The heartbreaking photography made an impression. We discern a baby with black skin who crawls, skeletal, exhausted, on what looks, in our imaginations of Westerners, to an African desert. Worse still: behind the child is positioned a vulture, bird of misfortune which watches for the death of its prey, too weak to defend itself.
The photo called “The little girl and the vulture” by Kevin Carter (South Sudan, 1993). © Kevin Carter / Sygma / Corbis
There are images that synthesize the dramaturgy of a tragedy. Like that of the little Syrian drowned on the Greek shores, while his parents were fleeing the war, this photo alone illustrates the famine that raged in the early 1990s in southern Sudan in the grip of civil war.
The New York Times publishes it in its March 26, 1993 edition. It accompanies an article by the great reporter Donatella Lorch on the situation in the country. Her caption is succinct: “A little girl, weakened by hunger, collapses on the way to a food supply center in Ayod. Beside, a vulture waits. “
Kevin Carter, one of the founders of the famous Bang-Bang collective
The impact of the image, signed by South African photojournalist Kevin Carter, 29, one of the founders of the famous Bang-Bang collective which denounces the brutalities of the end of apartheid, is immediate. The newspaper is assailed by letters eager to know the fate of the child. An editorial was even written in the following days to reassure readers: the child was able to join the center. It is not known, however, whether he survived.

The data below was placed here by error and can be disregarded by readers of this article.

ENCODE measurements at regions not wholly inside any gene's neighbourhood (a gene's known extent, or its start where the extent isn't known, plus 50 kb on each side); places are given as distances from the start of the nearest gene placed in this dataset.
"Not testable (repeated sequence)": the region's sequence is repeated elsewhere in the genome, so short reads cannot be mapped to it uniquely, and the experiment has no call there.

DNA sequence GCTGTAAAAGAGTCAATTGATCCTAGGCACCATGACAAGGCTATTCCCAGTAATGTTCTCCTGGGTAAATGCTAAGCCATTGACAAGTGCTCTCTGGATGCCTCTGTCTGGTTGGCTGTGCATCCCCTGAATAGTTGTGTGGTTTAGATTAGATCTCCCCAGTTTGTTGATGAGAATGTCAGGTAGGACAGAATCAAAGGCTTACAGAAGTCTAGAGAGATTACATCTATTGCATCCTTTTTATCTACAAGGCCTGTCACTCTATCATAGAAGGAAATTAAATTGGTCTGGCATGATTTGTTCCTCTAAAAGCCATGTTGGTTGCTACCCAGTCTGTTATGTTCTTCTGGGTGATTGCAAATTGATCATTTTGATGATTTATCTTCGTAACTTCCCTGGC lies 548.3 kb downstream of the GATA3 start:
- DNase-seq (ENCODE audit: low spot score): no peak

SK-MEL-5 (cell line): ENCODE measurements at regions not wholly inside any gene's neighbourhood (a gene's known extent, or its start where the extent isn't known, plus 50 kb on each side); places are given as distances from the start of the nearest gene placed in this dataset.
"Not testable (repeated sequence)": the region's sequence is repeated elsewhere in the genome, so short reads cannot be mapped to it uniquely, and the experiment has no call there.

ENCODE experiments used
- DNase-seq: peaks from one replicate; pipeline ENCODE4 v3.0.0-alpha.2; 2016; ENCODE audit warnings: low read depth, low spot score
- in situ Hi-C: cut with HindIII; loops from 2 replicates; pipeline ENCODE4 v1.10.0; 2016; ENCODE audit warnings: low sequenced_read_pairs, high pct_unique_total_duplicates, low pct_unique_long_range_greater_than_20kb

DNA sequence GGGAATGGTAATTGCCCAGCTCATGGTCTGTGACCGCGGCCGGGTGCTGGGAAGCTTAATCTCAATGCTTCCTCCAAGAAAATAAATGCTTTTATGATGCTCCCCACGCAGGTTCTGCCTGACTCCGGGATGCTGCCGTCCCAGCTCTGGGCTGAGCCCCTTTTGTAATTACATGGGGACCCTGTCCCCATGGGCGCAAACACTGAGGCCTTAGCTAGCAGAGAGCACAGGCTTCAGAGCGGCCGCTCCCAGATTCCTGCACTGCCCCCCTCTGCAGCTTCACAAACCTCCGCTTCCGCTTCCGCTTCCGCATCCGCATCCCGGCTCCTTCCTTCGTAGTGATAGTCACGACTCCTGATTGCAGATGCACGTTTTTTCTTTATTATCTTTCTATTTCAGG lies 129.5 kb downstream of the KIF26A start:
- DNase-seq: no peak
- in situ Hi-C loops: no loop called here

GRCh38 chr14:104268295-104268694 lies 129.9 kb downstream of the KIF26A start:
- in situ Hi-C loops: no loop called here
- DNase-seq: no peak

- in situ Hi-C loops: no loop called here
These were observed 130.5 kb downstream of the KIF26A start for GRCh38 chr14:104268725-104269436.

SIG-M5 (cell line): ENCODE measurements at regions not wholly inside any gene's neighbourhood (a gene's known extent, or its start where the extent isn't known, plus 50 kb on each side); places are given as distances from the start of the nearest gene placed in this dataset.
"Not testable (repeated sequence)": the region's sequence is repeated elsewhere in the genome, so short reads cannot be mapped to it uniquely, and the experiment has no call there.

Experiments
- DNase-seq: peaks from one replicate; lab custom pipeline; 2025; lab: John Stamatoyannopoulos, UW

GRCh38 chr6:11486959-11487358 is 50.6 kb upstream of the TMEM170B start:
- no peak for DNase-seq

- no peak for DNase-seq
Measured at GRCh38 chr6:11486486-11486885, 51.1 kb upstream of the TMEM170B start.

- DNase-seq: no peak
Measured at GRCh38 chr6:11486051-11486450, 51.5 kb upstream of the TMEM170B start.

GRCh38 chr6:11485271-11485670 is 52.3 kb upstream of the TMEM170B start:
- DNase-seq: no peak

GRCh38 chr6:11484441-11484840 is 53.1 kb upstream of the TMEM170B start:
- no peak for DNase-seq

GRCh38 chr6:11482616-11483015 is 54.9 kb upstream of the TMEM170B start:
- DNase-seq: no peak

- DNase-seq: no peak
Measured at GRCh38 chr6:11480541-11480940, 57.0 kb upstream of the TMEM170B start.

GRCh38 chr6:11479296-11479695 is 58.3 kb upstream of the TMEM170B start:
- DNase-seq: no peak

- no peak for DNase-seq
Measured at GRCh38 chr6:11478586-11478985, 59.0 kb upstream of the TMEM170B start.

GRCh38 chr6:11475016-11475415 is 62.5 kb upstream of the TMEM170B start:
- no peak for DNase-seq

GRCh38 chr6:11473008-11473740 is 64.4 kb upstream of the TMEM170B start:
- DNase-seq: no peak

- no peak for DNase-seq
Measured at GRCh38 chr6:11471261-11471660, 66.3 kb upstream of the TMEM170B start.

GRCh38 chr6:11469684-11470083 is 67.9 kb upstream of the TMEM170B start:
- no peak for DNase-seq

A year later, on April 12, 1994, Nancy Buirski, photo editor at New York Times, calls its author. She announces to him that he has won the prestigious Pulitzer Prize. But, honored by his peers, the photographer is, at the same time, vilified by readers, accused of not having brought assistance to the child, of being an “information scavenger”. The t Petersburg Times writes as follows: “The man who only adjusts his objective to best frame the suffering is perhaps also only a predator, another vulture on the scene. “
Alberto Rojas, photojournalist in El Mundo, finds witnesses
Everything happens as if the photojournalism, as committed as it may be, had to, beyond testimony, be accompanied by a moral and ethical pact, which would have been lacking here. The worst part is that Kevin carter, overwhelmed with debts, committed suicide on July 27, 1994. Could the shocking image have killed its author, overwhelmed by guilt?
Several years later, Alberto Rojas, photojournalist at El Mundo, finds witnesses and restores the context of the shooting: on this day, the child who is in fact a little boy is not alone, as the photo suggests. He is a few meters from his father, medical staff, the Médecins Sans Frontières health center, and wears a bracelet that attests to his care. Kevin Carter takes five shots.
After long minutes, he chases the vulture away before walking away from the scene and breaking down in tears. He is cleared, in particular by his colleague Joao Silva, present on the spot, of the serious accusation according to which he would have left the child for dead. But he, who survived the famine, died in 2007 of malaria, endemic in the region.
To be continued in this series (Sunday July 11 on l’Humanité.fr and Monday 12 in l’Humanité): 1960. When Korda immortalized Che
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The little boy and the vulture